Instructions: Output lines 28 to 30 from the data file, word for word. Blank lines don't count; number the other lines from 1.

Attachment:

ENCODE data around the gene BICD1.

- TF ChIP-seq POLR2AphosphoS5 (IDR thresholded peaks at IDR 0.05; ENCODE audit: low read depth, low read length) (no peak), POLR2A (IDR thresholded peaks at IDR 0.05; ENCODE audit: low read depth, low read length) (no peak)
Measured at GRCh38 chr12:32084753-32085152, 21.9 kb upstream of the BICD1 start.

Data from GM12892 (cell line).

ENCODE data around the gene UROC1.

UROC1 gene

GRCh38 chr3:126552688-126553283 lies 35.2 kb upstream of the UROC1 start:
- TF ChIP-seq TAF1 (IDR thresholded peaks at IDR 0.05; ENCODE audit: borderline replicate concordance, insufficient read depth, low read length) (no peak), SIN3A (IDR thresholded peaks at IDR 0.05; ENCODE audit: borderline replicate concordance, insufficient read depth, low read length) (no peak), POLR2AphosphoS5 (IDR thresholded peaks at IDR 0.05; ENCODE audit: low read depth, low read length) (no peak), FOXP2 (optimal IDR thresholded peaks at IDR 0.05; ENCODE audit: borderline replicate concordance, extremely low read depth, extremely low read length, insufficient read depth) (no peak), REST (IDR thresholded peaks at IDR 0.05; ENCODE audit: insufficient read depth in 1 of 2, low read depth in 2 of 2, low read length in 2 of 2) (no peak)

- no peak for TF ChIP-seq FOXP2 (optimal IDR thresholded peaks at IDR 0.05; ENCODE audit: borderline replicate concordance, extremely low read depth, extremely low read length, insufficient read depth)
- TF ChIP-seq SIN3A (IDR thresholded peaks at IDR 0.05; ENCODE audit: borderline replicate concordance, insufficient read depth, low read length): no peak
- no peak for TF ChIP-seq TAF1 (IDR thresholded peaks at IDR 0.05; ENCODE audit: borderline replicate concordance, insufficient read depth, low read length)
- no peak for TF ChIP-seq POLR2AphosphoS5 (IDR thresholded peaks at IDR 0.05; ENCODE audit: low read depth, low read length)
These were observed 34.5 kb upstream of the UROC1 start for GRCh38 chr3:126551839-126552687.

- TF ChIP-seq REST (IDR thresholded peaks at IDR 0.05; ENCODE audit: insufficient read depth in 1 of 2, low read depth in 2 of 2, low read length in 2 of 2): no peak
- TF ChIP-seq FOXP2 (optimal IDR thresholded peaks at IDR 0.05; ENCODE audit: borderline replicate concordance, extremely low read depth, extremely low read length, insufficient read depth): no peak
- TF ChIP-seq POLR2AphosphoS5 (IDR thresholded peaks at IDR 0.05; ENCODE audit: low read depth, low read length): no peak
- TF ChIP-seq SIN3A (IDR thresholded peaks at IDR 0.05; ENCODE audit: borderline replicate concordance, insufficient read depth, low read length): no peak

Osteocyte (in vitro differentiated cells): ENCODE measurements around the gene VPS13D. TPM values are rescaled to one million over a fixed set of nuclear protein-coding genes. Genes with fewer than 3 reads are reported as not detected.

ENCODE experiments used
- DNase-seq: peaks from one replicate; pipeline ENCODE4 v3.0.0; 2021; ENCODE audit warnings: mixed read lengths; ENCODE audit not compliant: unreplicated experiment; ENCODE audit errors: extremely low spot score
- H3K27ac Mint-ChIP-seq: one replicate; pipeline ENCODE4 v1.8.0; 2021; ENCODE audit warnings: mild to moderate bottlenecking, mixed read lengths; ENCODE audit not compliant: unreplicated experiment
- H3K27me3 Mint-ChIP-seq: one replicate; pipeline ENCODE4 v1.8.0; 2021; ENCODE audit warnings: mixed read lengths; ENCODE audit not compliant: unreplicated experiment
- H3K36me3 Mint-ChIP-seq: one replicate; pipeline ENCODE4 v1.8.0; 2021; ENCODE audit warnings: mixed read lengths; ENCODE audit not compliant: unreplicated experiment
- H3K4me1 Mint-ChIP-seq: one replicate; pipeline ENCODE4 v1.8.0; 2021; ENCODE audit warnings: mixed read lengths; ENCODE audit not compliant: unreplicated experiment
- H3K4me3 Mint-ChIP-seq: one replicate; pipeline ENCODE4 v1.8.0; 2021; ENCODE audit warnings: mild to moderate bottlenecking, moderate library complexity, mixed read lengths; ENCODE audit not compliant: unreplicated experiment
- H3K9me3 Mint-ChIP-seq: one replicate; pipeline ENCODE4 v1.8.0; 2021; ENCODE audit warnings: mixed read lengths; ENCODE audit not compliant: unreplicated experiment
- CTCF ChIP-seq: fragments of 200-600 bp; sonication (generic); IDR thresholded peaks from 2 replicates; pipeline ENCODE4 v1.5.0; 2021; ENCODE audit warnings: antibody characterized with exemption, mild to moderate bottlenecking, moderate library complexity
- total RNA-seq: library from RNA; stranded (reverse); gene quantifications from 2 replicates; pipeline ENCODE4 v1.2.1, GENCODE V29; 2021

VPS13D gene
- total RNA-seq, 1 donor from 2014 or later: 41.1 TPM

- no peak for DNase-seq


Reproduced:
- total RNA-seq: library from RNA; stranded (reverse); gene quantifications from 2 replicates; pipeline ENCODE4 v1.2.1, GENCODE V29; 2021

VPS13D gene
- total RNA-seq, 1 donor from 2014 or later: 41.1 TPM